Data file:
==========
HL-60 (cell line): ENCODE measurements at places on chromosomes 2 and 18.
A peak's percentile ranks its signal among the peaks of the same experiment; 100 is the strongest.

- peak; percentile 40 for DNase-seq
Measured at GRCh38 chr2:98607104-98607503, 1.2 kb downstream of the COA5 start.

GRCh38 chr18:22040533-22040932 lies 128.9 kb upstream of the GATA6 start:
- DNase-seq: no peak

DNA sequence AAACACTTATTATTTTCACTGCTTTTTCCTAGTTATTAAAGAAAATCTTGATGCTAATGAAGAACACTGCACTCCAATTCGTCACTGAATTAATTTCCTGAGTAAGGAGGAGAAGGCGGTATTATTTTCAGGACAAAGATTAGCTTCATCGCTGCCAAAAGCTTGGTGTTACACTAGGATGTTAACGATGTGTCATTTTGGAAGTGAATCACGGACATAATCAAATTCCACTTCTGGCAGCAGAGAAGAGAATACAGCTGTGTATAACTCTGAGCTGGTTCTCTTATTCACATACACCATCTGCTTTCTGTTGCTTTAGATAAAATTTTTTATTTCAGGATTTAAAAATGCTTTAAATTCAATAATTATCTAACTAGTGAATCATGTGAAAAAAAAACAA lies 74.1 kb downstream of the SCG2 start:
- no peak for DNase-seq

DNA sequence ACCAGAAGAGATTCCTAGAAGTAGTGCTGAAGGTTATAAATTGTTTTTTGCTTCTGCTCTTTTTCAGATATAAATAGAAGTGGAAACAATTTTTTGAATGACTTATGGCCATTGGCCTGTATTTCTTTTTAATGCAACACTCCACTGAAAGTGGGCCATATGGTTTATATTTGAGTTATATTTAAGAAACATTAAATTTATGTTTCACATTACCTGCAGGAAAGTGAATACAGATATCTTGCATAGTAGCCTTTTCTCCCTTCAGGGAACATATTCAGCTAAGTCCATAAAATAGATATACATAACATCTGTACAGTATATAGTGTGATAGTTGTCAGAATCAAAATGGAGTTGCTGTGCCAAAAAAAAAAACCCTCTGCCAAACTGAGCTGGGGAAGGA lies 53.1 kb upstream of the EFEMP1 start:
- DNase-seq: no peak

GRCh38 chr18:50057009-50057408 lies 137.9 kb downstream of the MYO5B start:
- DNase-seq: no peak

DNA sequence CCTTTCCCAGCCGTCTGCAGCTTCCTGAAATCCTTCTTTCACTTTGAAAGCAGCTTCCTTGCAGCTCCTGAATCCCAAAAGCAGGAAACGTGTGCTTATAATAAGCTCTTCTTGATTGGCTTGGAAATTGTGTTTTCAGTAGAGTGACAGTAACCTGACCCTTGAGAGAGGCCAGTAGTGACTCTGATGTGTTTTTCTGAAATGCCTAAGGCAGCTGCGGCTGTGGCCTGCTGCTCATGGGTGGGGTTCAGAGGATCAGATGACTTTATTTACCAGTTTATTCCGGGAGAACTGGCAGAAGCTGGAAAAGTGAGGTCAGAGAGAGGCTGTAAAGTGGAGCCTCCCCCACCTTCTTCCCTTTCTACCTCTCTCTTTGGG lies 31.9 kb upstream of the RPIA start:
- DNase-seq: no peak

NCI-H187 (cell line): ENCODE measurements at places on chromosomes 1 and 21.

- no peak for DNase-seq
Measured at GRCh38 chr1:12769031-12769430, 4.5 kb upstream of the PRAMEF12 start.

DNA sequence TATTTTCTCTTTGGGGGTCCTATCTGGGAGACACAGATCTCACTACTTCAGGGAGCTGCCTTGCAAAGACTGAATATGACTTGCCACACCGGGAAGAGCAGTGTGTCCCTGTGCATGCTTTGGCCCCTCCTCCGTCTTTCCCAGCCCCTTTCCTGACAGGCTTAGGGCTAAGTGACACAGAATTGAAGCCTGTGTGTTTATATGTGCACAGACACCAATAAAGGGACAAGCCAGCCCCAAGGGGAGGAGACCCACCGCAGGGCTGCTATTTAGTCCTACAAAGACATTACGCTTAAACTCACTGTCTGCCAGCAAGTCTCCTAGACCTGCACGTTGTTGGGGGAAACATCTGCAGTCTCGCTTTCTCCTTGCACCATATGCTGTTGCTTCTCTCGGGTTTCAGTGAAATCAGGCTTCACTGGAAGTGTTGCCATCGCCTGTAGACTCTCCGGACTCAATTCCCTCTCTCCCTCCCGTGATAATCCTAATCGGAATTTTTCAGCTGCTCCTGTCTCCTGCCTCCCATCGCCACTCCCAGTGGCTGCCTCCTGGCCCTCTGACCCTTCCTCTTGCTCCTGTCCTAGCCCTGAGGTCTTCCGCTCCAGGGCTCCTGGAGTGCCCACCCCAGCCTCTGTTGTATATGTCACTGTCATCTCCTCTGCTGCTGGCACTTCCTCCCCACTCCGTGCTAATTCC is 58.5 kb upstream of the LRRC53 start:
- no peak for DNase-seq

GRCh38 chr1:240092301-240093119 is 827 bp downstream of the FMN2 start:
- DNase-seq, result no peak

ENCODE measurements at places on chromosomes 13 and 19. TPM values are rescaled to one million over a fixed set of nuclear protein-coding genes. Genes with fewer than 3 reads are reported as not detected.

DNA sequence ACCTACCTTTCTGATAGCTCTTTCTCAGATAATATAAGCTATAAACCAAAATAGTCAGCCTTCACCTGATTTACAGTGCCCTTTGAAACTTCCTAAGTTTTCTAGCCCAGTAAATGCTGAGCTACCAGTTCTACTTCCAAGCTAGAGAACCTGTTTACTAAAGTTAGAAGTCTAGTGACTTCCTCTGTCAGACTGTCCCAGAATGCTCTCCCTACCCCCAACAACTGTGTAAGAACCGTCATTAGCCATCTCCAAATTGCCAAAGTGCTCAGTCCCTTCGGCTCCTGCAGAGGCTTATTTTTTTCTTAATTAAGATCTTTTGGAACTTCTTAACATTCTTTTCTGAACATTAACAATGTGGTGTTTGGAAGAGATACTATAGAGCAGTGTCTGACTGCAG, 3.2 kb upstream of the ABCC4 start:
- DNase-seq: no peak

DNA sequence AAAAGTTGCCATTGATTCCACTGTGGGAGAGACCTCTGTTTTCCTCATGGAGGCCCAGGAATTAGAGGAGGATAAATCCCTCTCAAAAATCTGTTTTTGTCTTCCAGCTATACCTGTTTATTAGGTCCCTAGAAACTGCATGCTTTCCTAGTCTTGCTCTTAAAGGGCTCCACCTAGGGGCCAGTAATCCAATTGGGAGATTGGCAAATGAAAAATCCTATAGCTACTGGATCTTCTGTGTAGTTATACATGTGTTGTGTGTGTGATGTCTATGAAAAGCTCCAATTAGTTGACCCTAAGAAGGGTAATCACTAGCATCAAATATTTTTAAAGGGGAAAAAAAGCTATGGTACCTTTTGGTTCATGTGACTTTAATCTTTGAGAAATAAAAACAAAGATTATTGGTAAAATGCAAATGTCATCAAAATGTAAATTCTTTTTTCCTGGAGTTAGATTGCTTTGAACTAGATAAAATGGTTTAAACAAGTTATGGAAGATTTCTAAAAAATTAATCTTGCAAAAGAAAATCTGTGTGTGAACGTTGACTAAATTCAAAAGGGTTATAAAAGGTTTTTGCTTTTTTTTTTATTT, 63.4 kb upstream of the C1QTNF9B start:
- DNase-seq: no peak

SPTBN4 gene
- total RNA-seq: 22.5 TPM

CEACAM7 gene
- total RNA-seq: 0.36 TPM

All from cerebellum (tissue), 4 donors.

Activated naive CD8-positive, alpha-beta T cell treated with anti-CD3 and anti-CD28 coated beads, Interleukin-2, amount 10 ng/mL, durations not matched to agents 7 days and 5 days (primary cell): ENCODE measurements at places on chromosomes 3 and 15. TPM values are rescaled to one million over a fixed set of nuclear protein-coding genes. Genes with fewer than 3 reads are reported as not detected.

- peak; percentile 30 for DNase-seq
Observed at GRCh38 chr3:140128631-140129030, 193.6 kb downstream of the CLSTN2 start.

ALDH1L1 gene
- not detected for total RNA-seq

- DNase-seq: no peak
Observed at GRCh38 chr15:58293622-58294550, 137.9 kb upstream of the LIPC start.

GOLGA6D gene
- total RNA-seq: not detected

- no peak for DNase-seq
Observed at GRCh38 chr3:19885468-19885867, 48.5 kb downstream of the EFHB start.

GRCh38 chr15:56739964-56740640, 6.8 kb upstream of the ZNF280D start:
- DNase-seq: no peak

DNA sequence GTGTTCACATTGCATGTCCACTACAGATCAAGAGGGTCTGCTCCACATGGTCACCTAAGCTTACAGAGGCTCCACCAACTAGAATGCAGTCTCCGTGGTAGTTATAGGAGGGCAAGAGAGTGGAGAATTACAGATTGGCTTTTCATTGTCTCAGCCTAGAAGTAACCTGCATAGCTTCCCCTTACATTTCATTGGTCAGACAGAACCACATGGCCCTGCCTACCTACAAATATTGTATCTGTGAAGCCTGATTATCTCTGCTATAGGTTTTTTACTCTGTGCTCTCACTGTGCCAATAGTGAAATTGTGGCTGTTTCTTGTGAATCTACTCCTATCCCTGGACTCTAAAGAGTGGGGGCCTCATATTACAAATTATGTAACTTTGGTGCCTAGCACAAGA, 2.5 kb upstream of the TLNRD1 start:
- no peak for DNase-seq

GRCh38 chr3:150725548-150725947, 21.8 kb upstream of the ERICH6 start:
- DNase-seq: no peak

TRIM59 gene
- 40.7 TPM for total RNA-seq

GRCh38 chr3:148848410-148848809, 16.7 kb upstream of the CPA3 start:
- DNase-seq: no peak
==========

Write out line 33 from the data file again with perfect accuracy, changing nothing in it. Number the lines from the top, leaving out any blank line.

- peak; percentile 30 for DNase-seq